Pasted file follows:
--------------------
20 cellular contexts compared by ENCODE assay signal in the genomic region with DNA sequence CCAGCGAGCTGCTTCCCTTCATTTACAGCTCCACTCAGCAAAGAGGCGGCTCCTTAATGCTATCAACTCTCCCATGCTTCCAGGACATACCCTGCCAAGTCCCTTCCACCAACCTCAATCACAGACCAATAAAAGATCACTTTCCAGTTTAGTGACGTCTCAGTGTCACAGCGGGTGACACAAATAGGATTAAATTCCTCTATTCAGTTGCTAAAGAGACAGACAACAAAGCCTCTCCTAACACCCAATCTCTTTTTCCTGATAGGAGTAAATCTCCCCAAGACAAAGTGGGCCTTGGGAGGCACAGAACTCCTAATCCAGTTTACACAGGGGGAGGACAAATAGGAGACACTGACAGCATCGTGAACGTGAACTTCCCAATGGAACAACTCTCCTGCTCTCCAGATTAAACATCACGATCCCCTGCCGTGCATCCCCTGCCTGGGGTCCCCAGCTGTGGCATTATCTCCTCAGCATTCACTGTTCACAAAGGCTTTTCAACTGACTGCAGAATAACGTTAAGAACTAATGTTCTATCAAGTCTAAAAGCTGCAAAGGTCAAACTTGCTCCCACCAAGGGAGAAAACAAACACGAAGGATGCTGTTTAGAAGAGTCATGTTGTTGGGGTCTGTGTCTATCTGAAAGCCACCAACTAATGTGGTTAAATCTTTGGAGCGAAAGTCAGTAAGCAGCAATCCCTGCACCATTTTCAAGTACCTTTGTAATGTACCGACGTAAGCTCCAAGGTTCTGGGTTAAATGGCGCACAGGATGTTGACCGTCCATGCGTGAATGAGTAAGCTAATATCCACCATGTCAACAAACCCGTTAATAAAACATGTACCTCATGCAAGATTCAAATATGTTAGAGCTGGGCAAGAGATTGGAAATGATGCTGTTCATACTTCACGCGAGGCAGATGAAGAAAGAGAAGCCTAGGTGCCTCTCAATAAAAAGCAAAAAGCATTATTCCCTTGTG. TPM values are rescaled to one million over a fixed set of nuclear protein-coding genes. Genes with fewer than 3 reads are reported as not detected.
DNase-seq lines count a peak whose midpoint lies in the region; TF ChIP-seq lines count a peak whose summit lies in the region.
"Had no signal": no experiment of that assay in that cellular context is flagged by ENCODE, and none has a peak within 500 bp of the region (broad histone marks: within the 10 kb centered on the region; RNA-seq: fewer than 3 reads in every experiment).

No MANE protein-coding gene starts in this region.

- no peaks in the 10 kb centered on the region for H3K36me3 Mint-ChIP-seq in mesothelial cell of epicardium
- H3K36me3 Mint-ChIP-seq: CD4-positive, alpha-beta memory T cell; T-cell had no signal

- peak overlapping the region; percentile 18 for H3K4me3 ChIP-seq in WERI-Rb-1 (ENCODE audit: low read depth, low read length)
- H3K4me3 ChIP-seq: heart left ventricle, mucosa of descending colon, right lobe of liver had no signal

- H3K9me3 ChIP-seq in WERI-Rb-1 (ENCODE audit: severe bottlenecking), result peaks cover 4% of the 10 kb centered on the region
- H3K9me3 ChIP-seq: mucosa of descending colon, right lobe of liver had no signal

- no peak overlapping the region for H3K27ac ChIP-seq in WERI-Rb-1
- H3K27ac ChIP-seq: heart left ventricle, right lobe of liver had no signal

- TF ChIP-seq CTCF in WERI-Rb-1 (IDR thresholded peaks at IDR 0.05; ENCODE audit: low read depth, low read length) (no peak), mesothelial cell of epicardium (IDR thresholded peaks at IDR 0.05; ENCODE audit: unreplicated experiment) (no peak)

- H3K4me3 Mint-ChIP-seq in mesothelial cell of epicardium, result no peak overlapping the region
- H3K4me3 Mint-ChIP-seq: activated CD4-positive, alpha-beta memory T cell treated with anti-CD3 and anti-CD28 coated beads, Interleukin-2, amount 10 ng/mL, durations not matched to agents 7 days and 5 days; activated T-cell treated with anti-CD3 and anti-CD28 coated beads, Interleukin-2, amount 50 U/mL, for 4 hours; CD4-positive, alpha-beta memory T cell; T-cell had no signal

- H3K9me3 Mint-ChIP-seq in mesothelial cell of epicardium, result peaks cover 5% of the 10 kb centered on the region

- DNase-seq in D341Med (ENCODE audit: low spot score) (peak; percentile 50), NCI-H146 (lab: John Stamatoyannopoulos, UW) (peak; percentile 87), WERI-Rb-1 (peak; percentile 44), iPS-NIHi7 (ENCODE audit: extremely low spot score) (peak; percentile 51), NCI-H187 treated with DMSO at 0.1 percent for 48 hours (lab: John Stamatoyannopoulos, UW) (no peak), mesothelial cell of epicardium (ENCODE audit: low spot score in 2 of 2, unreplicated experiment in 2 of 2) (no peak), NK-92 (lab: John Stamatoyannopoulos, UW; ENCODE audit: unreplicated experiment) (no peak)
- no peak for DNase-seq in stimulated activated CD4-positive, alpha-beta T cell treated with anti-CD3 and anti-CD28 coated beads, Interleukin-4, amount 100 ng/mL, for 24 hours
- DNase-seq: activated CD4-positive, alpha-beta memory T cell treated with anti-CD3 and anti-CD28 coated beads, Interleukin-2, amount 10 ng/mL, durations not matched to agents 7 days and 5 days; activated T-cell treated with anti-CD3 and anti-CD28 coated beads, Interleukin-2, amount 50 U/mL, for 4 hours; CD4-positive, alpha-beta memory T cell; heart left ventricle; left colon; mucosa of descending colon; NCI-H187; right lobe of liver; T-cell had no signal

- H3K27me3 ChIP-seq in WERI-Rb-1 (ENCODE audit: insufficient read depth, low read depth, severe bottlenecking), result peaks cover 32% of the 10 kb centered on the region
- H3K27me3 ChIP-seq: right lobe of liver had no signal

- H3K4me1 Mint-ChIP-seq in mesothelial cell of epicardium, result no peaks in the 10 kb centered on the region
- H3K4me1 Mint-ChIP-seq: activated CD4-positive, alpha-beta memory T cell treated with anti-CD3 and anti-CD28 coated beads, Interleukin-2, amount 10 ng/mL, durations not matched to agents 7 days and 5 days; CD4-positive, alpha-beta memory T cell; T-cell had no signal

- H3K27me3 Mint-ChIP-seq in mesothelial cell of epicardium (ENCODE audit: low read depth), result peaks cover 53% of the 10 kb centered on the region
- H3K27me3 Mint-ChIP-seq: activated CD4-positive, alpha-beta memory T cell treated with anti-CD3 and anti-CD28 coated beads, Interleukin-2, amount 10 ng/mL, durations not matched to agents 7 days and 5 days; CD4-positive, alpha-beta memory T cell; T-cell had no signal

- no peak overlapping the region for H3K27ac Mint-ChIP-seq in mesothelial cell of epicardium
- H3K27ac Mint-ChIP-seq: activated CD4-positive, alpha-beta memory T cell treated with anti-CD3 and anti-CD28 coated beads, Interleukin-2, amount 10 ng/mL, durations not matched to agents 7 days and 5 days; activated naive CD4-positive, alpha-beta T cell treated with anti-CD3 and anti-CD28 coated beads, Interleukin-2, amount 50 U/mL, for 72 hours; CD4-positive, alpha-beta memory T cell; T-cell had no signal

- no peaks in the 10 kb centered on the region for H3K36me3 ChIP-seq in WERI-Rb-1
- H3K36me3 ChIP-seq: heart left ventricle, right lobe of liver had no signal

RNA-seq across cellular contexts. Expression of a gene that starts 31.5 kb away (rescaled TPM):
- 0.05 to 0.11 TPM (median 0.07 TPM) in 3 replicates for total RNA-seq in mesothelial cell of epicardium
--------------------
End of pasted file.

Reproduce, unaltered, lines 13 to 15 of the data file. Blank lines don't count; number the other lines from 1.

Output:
- TF ChIP-seq CTCF in WERI-Rb-1 (IDR thresholded peaks at IDR 0.05; ENCODE audit: low read depth, low read length) (no peak), mesothelial cell of epicardium (IDR thresholded peaks at IDR 0.05; ENCODE audit: unreplicated experiment) (no peak)

- H3K4me3 Mint-ChIP-seq in mesothelial cell of epicardium, result no peak overlapping the region
- H3K4me3 Mint-ChIP-seq: activated CD4-positive, alpha-beta memory T cell treated with anti-CD3 and anti-CD28 coated beads, Interleukin-2, amount 10 ng/mL, durations not matched to agents 7 days and 5 days; activated T-cell treated with anti-CD3 and anti-CD28 coated beads, Interleukin-2, amount 50 U/mL, for 4 hours; CD4-positive, alpha-beta memory T cell; T-cell had no signal